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Khan-Maidana: Head-to-head analysis
Amir Khan's speed and all-around ability will trump Marcos Maidana's power on Saturday in Las Vegas. Marcos Maidana (right) has a puncher's chance to beat Amir Khan but it's more likely that he won't be able to cope with Khan' speed and all-around ability. Photo / Naoki Fukuda
AMIR KHAN vs. MARCOS MAIDANA
When: Saturday, Dec. 11
Where: Mandalay Bay, Las Vegas
TV: HBO, 9:30 pm. ET / 6:30 PT
Weight: Junior welterweight (140 pounds)
Title(s) at stake: Khan’s WBA junior welterweight title
Also on the card: Victor Ortiz vs. Lamont Peterson, 12 rounds, junior welterweights (first TV fight); Joan Guzman vs. Jason Davis, 10 rounds, junior welterweights; Jesse Vargas vs. Ramon Montano, 8 rounds, junior welterweights; Seth Mitchell vs. Taurus Sykes, 8 rounds, heavyweights.
Height / Reach: 5-10 (178cm) / 71 (180cm)
Hometown: Bolton, England
Nickname: King Khan
Turned pro: 2005
Record: 23-1 (17 knockouts)
Trainer: Freddie Roach
Fight-by-fight: Click here
The Ring rating: No. 2 junior welterweight
Titles: WBA junior welterweight (2009-current)
Biggest victories: Marco Antonio Barrera, March 14, 2009, TD 5; Andreas Kotelnik, July 18, 2009, UD 12 (wins title); Paulie Malignaggi, May 15, 2010, TKO 11
Loss: Breidis Prescott, Sept. 6, 2008, KO 1
Height: 5-9 (175cm) / 70 (178)
Hometown: Jose Leon Suarez, Buenos Aires, Argentina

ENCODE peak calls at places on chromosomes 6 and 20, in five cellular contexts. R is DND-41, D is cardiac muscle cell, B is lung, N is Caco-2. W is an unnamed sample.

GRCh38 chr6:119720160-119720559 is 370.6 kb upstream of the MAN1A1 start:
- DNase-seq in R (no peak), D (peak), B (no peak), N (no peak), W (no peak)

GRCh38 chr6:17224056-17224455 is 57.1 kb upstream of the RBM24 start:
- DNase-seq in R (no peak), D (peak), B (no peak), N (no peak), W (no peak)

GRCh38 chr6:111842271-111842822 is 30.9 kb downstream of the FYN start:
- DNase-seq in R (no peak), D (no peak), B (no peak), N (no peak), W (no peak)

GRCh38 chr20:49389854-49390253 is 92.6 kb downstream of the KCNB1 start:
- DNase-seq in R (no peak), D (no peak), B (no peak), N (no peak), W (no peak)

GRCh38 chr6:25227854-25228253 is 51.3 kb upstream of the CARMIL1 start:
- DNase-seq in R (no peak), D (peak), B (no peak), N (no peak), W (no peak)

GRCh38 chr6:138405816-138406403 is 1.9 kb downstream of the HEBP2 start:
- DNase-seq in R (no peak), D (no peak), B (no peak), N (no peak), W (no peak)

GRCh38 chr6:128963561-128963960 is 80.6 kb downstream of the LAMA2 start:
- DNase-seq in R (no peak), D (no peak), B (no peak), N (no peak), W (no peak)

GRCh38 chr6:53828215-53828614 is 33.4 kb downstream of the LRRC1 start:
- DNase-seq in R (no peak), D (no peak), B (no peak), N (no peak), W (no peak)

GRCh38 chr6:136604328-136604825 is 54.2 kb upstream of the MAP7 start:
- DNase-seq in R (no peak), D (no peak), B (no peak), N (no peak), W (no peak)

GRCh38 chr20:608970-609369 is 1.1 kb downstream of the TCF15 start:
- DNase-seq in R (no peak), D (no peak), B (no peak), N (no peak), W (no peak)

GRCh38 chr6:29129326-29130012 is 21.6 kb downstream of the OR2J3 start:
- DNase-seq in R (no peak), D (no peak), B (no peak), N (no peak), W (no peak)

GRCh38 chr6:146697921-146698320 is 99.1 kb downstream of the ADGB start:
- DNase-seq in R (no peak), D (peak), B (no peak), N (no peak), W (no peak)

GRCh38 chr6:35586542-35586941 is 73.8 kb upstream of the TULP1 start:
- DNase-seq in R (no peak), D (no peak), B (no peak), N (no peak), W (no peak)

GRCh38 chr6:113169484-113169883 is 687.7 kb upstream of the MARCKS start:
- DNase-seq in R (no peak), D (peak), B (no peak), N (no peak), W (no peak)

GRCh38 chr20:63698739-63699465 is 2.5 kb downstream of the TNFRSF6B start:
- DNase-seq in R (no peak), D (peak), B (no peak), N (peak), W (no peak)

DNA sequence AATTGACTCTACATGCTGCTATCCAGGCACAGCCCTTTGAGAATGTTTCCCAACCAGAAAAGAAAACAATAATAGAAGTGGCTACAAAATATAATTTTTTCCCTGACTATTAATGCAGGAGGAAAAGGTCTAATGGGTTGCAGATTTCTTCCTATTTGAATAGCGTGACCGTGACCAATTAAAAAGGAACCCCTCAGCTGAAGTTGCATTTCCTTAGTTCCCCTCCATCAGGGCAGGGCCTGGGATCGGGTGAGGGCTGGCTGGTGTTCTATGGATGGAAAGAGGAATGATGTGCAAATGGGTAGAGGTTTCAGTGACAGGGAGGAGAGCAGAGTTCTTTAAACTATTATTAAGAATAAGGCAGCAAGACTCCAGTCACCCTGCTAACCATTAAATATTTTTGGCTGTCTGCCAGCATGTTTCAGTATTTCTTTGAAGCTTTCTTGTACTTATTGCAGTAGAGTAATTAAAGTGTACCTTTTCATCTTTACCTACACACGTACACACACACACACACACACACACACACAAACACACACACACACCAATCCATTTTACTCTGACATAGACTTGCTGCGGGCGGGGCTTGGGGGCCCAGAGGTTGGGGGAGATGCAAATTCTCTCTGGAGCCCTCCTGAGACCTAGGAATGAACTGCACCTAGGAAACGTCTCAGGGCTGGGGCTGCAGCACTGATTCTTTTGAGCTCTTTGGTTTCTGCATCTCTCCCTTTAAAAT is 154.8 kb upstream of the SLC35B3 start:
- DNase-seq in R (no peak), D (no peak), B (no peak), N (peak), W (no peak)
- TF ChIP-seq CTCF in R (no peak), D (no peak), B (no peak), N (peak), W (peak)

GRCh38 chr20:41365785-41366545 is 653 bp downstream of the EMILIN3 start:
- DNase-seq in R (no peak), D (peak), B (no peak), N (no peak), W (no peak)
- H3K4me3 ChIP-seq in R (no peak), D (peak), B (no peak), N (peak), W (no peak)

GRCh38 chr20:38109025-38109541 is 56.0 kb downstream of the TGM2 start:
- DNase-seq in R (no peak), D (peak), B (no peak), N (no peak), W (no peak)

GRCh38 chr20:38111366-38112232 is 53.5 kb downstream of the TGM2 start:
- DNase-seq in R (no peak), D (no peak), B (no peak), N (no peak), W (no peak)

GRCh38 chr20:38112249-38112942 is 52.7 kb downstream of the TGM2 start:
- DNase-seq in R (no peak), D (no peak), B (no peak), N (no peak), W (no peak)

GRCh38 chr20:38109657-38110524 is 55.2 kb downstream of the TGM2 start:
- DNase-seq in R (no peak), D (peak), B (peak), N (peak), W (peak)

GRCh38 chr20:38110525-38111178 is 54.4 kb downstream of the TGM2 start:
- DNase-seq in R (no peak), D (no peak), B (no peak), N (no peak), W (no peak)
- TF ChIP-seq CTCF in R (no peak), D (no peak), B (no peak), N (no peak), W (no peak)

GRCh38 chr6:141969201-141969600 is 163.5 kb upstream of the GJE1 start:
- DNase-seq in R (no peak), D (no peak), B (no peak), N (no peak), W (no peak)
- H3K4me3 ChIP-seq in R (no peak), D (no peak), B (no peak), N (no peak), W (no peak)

Nickname: El Chino
Turned pro: 2004
Record: 29-1 (27 knockouts)
Trainer: Miguel Diaz
Fight-by-fight: Click here
The Ring rating: No. 4 junior welterweight
Biggest victories: Victor Ortiz, June 27, 2009, TKO 6; Victor Cayo, March 27, 2010, KO 6; DeMarcus Corley, Aug. 28, 2010, UD 12
Loss: Andreas Kotelnik, Feb. 7, 2009, SD 12
Skills: No contest here. Maidana has better skills than he and trainer Miguel Diaz let on. For example, you don’t fight an opponent as capable as Andreas Kotelnik on at least even terms for 12 rounds if you don’t know your way around the ring. The Argentine was a good amateur fighter. That said, Maidana doesn’t have the natural gifts of Khan. The Briton, an Olympic silver medalist at 17, is a complete boxer. He fights out of a classic stand-up stance, from which he throws a terrific jab to set up quick, accurate combinations. He also has excellent footwork, which allows him to throw punches from advantageous angles and make it difficult for his opponents to hit him cleanly. He also has underrated defensive skills, his range, reflexes and foot speed difficult to overcome. Khan was a very good boxer when he arrived at trainer Freddie Roach’s gym. Now, he’s an exceptional one.